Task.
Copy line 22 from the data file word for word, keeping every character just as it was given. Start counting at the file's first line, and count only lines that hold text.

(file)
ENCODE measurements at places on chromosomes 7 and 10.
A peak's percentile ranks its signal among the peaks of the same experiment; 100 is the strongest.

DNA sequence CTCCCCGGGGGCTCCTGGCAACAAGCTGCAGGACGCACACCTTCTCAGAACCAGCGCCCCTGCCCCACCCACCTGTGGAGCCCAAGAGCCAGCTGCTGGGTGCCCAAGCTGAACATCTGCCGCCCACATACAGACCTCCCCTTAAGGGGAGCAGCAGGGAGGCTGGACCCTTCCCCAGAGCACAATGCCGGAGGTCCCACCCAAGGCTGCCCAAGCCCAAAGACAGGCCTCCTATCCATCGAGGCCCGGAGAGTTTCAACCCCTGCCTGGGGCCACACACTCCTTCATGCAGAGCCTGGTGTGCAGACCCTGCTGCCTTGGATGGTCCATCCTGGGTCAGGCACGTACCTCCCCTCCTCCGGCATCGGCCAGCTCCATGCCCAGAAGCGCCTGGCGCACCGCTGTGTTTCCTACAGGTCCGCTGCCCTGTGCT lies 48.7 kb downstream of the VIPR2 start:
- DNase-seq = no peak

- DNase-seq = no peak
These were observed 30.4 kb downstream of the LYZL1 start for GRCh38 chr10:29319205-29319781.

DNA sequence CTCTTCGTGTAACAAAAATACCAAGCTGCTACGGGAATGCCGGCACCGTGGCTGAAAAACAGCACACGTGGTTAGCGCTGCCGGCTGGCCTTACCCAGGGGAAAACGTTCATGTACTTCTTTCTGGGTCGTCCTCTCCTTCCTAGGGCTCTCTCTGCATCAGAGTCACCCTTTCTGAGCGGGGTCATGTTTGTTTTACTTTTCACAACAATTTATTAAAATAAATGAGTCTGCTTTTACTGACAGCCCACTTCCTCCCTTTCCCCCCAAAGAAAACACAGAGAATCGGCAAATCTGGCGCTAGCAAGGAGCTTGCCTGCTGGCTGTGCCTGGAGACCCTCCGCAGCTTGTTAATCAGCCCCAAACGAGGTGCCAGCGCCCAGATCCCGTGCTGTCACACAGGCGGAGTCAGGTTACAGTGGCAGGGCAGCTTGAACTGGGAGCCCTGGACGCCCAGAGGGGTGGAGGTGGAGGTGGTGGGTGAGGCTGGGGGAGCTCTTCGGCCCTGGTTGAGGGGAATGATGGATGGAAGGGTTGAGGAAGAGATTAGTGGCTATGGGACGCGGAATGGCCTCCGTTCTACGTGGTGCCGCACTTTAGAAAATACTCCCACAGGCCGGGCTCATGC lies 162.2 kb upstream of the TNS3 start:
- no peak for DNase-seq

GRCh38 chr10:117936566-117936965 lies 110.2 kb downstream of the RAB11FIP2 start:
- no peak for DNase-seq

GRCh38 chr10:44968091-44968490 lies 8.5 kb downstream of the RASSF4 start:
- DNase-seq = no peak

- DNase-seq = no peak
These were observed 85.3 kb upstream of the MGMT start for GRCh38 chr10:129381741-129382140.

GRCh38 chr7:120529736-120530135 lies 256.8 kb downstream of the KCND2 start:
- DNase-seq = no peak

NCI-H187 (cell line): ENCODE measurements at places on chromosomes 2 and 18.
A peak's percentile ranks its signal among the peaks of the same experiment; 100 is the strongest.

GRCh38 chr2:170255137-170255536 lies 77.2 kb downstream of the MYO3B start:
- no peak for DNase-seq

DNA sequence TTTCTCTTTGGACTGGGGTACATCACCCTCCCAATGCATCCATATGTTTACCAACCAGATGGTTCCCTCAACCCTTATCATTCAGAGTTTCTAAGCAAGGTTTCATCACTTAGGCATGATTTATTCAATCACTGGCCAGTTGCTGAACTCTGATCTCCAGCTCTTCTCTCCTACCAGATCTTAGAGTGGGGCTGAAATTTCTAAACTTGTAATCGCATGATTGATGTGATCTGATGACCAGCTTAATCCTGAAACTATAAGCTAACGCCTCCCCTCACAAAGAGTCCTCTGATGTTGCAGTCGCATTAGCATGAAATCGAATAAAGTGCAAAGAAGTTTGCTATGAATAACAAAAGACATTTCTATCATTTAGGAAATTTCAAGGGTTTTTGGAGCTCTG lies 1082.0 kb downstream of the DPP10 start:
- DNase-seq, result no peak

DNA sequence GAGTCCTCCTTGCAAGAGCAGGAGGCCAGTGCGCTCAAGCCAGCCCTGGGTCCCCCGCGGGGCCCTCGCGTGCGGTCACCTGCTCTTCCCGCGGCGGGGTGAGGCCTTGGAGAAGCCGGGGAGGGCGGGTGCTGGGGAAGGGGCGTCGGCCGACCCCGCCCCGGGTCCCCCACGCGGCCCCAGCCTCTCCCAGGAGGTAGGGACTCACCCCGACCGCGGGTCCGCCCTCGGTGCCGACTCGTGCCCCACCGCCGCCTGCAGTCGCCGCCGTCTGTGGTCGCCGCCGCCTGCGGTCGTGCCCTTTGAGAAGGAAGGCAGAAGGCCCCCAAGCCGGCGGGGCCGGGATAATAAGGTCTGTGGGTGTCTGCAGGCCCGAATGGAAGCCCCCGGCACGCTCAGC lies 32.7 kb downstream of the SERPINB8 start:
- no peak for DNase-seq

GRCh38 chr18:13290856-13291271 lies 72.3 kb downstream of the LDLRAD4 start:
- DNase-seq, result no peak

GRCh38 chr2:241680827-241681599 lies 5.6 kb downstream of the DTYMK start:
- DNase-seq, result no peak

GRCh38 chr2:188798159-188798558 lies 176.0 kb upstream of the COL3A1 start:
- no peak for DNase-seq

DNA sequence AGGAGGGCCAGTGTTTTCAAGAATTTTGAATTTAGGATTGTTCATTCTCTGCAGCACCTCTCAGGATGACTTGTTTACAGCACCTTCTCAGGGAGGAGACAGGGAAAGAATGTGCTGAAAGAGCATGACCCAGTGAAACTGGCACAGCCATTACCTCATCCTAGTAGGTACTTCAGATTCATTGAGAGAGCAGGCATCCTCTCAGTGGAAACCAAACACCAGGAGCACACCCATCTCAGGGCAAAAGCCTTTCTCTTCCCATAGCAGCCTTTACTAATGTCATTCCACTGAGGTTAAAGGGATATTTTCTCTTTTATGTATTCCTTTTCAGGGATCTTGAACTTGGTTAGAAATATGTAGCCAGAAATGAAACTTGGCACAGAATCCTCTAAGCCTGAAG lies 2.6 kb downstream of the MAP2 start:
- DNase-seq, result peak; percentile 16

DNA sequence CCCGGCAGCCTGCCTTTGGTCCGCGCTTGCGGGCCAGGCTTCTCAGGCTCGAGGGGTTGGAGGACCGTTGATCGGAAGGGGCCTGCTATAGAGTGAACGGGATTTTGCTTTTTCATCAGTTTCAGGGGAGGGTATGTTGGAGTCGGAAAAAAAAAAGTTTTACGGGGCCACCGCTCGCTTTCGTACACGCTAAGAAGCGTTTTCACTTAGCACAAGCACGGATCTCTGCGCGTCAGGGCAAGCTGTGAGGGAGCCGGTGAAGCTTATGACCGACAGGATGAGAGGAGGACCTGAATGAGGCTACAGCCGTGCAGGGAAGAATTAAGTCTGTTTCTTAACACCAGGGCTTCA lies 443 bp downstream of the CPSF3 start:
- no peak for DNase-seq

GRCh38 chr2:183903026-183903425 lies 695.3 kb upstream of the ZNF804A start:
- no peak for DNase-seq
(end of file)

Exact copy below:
- DNase-seq, result no peak